Regular readers may know that I am a mom to a special needs, non verbal young adult son. He is among the most vulnerable among us. He cannot tell me if things are okay. As mom I must glean from his actions and signs whether he is happy, scared, hungry or tired.
One of my greatest fears is that someone would hurt or abuse him. Because of this, I am and will always be a ‘helicopter mom’, one who hovers nearby, always watching for an indication that there might be a problem.
I could be the mom in this video. This woman was concerned that her autistic son was not receiving good care. As an adult, the son lived in a nursing home with non-family caregivers. The mom’s intuition was so strong that she placed recording cameras in her son’s room and then watched the videos. The images she saw demonstrated enough abuse to her son by caregivers that they are now on trial for abuse.
With such staggering statistics, it may seem difficult for parents of autistic children to know how to protect against abuse and restraint. Cameras, such as those used by the parents of the 23-year-old in San Diego, are a good starting point.
No doubt, even the most experienced caregiver can become frustrated but it is never permissible to cause harm.
As Pope John Pall II said, “A society will be judged on the basis of how it treats its weakest members…”
When my son was young he was, as he is today, nonverbal. At that time he was also hyperactive and had difficulty focusing causing him to often be in trouble with the teaching staff. This was at a time when kids with significant special needs were still in self contained classes. Today, most children are integrated into regular classrooms, some with one on one aides, depending on their needs. If my son had been in this situation I know he would have caused his teachers great grief. Some of my son’s schoolmates also had difficulty controlling their emotions. Anger is particularly challenging with special needs children.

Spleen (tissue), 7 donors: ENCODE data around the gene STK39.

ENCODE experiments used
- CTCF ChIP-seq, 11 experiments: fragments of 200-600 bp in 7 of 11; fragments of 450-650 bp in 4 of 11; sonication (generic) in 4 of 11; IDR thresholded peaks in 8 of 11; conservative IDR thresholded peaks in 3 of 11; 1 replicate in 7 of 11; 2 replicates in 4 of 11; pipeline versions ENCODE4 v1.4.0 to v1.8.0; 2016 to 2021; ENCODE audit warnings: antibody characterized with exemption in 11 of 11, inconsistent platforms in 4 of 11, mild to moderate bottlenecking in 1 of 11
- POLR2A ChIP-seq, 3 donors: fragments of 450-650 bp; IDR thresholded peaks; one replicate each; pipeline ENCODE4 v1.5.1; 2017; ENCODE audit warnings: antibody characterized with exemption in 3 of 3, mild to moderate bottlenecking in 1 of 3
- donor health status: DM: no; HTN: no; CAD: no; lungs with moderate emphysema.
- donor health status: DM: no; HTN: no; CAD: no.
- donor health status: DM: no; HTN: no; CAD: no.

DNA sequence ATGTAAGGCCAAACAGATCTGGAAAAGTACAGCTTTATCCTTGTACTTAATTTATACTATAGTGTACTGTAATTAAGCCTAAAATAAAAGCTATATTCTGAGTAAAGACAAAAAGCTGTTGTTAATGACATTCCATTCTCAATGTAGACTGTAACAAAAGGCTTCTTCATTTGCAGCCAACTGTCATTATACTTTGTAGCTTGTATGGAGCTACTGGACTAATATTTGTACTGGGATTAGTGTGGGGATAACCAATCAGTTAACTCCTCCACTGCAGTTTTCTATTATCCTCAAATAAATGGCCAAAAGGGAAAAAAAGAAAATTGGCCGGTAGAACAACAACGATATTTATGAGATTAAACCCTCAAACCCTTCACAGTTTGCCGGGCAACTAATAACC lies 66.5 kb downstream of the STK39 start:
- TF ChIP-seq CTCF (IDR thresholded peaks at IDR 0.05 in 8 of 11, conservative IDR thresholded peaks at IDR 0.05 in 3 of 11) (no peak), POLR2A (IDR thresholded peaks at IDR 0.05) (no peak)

In our case, we decided we could do better at home and chose to homeschool.
Today as I watched this video of a padded room in the Seattle area I am reminded that most often moms do know best. Yes, sometimes our special needs kids need a time out, a chance to regroup. But I cannot believe putting a child into a padded room without well trained supervision can ever be the best choice.
Should a person with autism be allowed a transplant? As mother to a son with autism I’d like to think the decision should be made by our family after consulting with our doctors. But I am able to wax philosophically because my son is healthy.
Karen Corb of Pennsylvania, is not so fortunate. Her son Paul inherited the same condition that her husband died from at age 28. The only cure for this heart ailment is a transplant.
Unfortunately, transplant decision makers in Pennsylvania have told Mrs. Corby that her son is not eligible for a transplant. The key reason is that he is autistic. They are concerned that he will not be able to manage the medications necessary following a transplant.
To have a transplant is a difficult decision. Surely not one to be made lightly. Yet, should this young man be denied because of his autism? Should people with other “special needs” not be afforded the same consideration as those who are “normal”?